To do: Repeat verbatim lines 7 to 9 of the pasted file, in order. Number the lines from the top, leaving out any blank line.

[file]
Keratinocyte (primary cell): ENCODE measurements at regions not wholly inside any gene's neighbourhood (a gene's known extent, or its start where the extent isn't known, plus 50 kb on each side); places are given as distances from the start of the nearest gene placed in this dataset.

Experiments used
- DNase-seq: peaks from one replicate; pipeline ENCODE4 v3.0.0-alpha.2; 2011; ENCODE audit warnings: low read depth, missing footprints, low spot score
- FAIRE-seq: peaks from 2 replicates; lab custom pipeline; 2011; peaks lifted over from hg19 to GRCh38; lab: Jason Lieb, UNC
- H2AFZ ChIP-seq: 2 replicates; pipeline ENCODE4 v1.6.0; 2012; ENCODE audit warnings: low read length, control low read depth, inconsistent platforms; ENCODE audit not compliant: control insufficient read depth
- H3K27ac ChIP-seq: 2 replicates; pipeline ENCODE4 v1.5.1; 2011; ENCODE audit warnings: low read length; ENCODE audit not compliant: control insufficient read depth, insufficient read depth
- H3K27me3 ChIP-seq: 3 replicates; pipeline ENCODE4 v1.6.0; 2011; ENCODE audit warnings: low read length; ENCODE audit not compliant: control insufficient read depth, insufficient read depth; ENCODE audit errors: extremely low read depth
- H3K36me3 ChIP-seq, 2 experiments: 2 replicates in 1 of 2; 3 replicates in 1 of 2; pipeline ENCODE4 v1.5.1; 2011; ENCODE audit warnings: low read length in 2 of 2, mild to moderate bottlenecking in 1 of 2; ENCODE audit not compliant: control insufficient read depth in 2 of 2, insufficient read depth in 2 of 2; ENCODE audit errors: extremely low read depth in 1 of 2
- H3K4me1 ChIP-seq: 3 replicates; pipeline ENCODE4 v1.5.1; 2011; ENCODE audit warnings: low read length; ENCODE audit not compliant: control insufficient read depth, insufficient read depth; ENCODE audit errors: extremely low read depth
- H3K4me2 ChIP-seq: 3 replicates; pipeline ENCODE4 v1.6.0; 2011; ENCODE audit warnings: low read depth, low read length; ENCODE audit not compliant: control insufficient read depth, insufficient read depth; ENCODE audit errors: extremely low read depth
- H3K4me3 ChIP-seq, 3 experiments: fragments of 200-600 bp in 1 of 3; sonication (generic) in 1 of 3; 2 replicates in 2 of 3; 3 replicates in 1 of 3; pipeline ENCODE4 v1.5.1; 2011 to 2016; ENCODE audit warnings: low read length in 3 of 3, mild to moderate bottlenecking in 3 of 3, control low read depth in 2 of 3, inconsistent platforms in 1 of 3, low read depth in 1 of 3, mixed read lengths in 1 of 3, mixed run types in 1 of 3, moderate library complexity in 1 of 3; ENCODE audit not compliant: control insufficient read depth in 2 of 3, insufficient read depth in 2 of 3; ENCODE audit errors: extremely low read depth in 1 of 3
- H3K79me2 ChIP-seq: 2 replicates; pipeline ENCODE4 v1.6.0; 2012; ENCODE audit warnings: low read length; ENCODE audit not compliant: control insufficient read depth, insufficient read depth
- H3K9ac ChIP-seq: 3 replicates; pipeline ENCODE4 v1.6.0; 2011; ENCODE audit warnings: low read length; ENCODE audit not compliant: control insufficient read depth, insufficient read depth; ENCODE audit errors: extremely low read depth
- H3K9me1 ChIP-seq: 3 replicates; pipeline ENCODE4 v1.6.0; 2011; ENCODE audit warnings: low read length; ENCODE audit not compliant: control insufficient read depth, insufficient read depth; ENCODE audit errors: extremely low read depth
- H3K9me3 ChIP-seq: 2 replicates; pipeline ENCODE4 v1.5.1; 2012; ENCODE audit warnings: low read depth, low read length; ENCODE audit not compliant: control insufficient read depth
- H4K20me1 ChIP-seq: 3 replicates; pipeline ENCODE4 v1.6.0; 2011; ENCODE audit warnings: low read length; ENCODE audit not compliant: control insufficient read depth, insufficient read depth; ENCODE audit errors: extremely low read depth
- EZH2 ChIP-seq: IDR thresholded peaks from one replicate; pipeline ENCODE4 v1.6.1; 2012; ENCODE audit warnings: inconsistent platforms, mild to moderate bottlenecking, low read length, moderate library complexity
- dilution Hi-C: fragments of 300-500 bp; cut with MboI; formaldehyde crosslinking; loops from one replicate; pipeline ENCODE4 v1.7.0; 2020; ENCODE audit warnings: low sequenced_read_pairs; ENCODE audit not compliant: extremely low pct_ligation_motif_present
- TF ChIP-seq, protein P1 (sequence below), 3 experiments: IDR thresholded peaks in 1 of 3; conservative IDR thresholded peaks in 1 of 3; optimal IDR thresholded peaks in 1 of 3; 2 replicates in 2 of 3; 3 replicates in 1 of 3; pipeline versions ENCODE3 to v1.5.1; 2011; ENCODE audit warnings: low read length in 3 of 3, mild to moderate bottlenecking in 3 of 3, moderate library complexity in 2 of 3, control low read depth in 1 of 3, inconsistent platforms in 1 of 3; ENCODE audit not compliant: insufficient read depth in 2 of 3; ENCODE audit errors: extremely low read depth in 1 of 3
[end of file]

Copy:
- H3K27me3 ChIP-seq: 3 replicates; pipeline ENCODE4 v1.6.0; 2011; ENCODE audit warnings: low read length; ENCODE audit not compliant: control insufficient read depth, insufficient read depth; ENCODE audit errors: extremely low read depth
- H3K36me3 ChIP-seq, 2 experiments: 2 replicates in 1 of 2; 3 replicates in 1 of 2; pipeline ENCODE4 v1.5.1; 2011; ENCODE audit warnings: low read length in 2 of 2, mild to moderate bottlenecking in 1 of 2; ENCODE audit not compliant: control insufficient read depth in 2 of 2, insufficient read depth in 2 of 2; ENCODE audit errors: extremely low read depth in 1 of 2
- H3K4me1 ChIP-seq: 3 replicates; pipeline ENCODE4 v1.5.1; 2011; ENCODE audit warnings: low read length; ENCODE audit not compliant: control insufficient read depth, insufficient read depth; ENCODE audit errors: extremely low read depth